27. 27. Cypher - Querying DBs Find All Authors SQL SELECT * FROM Person where p_type=” Author” Cypher Query MATCH (a:Author) RETURN a Person (p_id, p_name, p_type) Wrote (p_id, b_id) Book (b_id, b_title ) Purchased (p_id, b_id, pur_date) Cypher Result +-------------------------------+ | a | +-------------------------------+ | Node[0]{name:"John Le Carre"} | | Node[1]{name:"Graham Greene"} | +-------------------------------+ 2 rows 8 ms
  28. 28. Cypher - Querying DBs Find All Authors and the Books written by them SQL SELECT p.p_name, b.b_title FROM Person p, Wrote w, Book b where p.p_type=”Author” and w.p_id = p.p_id and w.b_id = b.b_id Cypher Query Person (p_id, p_name, p_type) Wrote (p_id, b_id) Book (b_id, b_title ) Purchased (p_id, b_id, pur_date) MATCH (a:Author)-[:WROTE]->(b: Book) RETURN a,b Cypher Result +-------------------------------------------------------------------------------+ | a | b | +-------------------------------------------------------------------------------+ | Node[0]{name:"John Le Carre"} | Node[2]{title:"Tinker, Tailor, Soldier, Spy"} | | Node[1]{name:"Graham Greene"} | Node[3]{title:"Our Man in Havana"} | +-------------------------------------------------------------------------------+ 2 rows 12 ms
  29. 29. Cypher - Querying DBs Find Books written by Graham Greene SQL SELECT b.b_title FROM Person p, Wrote w, Book b where p.p_type=”Author” and w.p_id = p.p_id and w.b_id = b.b_id and p.name = “Graham Greene” Person (p_id, p_name, p_type) Wrote (p_id, b_id) Book (b_id, b_title ) Purchased (p_id, b_id, pur_date) Cypher Query MATCH (a:Author)-[:WROTE]->(b: Book) WHERE a.name = 'Graham Greene' RETURN b Cypher Result +------------------------------------+ | b | +------------------------------------+ | Node[3]{title:"Our Man in Havana"} | +------------------------------------+ 1 row 13 ms
  30. 30. Cypher - Querying DBs Find names of all persons, the books they purchased and the date the purchase was made SQL SELECT p.p_name, pur.pur_date, b.b_title FROM Person p, Book b, Purchased pur WHERE pur.p_id=p.p_id and b. b_id = pur.b_id Person (p_id, p_name, p_type) Wrote (p_id, b_id) Book (b_id, b_title ) Purchased (p_id, b_id, pur_date) Cypher Query MATCH (a)-[r:PURCHASED]->(b) RETURN a,r.date,b Cypher Result +-------------------------------------------------------------------------------------+ | a | r.date | b | +-------------------------------------------------------------------------------------+ | Node[4]{name:"Ian"} | "09-09-2011" | Node[3]{title:"Our Man in Havana"} | | Node[4]{name:"Ian"} | "03-02-2011" | Node[2]{title:"Tinker, Tailor, Soldier, Spy"} | | Node[5]{name:"Alan"} | "05-07-2011" | Node[2]{title:"Tinker, Tailor, Soldier, Spy"} | +-------------------------------------------------------------------------------------+ 3 rows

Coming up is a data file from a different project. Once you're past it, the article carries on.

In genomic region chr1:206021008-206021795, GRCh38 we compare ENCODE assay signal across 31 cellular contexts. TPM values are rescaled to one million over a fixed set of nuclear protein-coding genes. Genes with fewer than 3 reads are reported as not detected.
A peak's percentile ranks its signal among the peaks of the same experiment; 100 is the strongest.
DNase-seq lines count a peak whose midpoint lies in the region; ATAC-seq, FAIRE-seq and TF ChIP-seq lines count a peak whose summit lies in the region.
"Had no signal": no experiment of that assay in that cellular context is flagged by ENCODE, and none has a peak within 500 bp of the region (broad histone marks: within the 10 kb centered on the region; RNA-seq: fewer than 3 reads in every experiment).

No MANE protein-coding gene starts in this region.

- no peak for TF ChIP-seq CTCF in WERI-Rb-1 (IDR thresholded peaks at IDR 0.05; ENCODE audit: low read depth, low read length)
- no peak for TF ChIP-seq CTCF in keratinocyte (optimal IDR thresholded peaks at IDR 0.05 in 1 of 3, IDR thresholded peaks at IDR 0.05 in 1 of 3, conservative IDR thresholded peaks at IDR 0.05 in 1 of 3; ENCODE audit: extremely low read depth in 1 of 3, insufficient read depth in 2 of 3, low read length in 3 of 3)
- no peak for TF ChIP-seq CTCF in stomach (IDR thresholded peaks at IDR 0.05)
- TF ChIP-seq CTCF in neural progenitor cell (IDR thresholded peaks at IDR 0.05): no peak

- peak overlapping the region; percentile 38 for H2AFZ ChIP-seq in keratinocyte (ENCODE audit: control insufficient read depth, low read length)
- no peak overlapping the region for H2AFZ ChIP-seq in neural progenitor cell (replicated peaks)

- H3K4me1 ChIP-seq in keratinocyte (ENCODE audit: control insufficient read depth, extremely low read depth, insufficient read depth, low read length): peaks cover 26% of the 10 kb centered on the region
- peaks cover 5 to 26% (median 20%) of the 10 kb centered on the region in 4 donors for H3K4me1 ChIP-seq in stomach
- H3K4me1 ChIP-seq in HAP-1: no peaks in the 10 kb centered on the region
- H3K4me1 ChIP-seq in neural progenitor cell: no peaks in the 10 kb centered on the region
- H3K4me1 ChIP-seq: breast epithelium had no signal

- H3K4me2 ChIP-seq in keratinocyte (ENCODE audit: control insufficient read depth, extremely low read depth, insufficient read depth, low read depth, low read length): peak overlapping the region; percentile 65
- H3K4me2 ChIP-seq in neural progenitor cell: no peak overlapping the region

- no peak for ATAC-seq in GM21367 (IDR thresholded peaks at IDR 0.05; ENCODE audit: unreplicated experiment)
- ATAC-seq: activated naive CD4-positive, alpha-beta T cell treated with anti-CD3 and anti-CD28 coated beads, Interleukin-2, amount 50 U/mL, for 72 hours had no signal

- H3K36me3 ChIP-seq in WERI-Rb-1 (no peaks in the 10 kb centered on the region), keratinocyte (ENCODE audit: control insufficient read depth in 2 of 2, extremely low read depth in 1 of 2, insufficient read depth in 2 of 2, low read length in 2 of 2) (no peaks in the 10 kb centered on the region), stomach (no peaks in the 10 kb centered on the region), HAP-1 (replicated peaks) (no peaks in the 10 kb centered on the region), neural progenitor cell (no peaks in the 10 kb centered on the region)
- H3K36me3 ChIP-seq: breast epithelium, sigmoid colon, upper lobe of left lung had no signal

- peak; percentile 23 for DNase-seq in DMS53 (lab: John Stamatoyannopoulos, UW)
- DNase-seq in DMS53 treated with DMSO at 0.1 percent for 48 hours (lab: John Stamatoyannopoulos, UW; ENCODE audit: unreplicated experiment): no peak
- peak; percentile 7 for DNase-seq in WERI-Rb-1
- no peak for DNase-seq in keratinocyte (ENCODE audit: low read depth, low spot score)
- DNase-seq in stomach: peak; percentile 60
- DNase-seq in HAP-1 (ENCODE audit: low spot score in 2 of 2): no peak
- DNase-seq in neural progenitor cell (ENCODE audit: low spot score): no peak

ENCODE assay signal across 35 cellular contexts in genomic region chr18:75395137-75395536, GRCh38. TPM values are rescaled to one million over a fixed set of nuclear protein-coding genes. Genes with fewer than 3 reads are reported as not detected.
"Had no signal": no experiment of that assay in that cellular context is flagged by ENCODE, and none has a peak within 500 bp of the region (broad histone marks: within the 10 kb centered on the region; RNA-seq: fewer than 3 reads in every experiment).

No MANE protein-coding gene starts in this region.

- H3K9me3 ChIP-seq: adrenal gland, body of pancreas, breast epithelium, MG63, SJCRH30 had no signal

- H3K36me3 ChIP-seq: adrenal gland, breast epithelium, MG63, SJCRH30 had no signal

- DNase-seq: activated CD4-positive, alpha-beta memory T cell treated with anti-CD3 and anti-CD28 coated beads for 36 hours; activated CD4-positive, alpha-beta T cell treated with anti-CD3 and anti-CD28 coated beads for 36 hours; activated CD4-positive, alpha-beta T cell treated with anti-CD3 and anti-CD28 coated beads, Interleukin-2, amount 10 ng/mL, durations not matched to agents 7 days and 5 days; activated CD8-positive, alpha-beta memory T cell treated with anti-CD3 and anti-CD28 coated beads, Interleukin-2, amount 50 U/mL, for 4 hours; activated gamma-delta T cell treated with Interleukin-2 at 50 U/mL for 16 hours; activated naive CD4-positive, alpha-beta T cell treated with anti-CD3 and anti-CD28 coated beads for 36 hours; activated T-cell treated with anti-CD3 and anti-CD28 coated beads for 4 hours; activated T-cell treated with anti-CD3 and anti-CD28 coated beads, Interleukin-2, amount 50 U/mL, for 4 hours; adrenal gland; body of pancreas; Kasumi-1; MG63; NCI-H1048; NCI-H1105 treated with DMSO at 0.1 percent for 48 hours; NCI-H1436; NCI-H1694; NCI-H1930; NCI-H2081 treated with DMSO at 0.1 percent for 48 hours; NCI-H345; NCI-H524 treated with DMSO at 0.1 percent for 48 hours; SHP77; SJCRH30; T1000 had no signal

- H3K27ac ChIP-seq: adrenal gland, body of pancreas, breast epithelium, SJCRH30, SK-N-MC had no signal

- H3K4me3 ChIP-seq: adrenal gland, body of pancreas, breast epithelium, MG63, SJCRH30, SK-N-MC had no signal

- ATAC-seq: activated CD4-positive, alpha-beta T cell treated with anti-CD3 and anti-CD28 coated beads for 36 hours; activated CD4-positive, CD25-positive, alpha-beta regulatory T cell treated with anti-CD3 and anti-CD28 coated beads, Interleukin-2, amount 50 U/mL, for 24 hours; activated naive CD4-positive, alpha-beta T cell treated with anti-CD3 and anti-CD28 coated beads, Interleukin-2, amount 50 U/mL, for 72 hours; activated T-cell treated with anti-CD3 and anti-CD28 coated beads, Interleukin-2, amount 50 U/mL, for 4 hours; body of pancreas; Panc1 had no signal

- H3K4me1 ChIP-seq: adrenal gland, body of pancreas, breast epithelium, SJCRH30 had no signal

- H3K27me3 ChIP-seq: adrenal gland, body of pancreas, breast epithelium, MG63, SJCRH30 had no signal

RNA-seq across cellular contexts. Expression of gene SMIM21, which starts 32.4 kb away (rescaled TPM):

31. 31. Cypher - Querying DBs Find how Graham Greene is related to Ian SQL I won’t attempt!!! Person (p_id, p_name, p_type) Wrote (p_id, b_id) Book (b_id, b_title ) Purchased (p_id, b_id, pur_date) Cypher Query MATCH (a:Author)-[r*]-(p:Person { name:'Ian' }) WHERE a.name = 'Graham Greene' RETURN a,r,p Cypher Result +--------------------------------------------------------------------------------------------------------+ | a | r | p | +--------------------------------------------------------------------------------------------------------+ | Node[1]{name:"Graham Greene"} | [:WROTE[1] {},:PURCHASED[0] {date:"09-09-2011"}] | Node[4]{name:"Ian"} | +--------------------------------------------------------------------------------------------------------+ 1 row 38 ms
  32. 32. Support for Graph Algorithms ● shortestPath ● allSimplePaths ● allPaths ● dijkstra (optionally with cost_property and default_cost parameters)
  33. 33. Neo4j - Default locking behavior for Concurrency ● When adding, changing or removing a property on a node or relationship a write lock will be taken on the specific node or relationship. ● When creating or deleting a node a write lock will be taken for the specific node. ● When creating or deleting a relationship a write lock will be taken on the specific relationship and both its nodes.
  34. 34. Neo4j - Performance ● As JVM runs on a shared environment, the way the JVM is configured greatly related to Performance. ● More optimized for querying than CRUD operations, Batch updates are recommended ● Indexes can be set on nodes, relationships and their properties. Can boost query response times ● Mixed reports on querytimes and performance, upcoming releases are optimizing this.
  35. 35. Neo4j Capacity - Data size In Neo4j, data size is mainly limited by the address space of the primary keys for Nodes, Relationships, Properties and Relationship types. Currently, the address space is as follows: nodes 2^35 (∼ 34 billion) relationships 2^35 (∼ 34 billion) properties 2^36 to 2^38 depending on property types (maximum ∼ 274 billion, always at least ∼ 68 billion) relationship types 2^15 (∼ 32 000)
  36. 36. Calling Neo4j JVM Server Neo4j DB Java Application Web Application Web REST API Java API Officially supported languages ● Java ● .NET ● JavaScript ● Python ● Ruby ● PHP
  37. 37. Neo4j Editions Enterprise Enterprise Lock Manager High Performance Cache Clustering Hot Backups Advanced Monitoring NOT FREE Community FREE OPEN SOURCE
  38. 38. If you’ve ever ● Joined more than 7 tables together ● Modeled a graph in a table ● Written a recursive CTE (Common Table Expression) ● Tried to write some crazy stored procedure with multiple recursive self and inner joins You should use Neo4j
  39. 39. Disadvantages ● JVM should configured properly to get the optimal performance. ● Neo4j DB cannot be distributed. They should replicated. ● Inappropriate for transactional information like accounting and banking.
  40. 40. Who use Neo4j?
  41. 41. Thank you !!!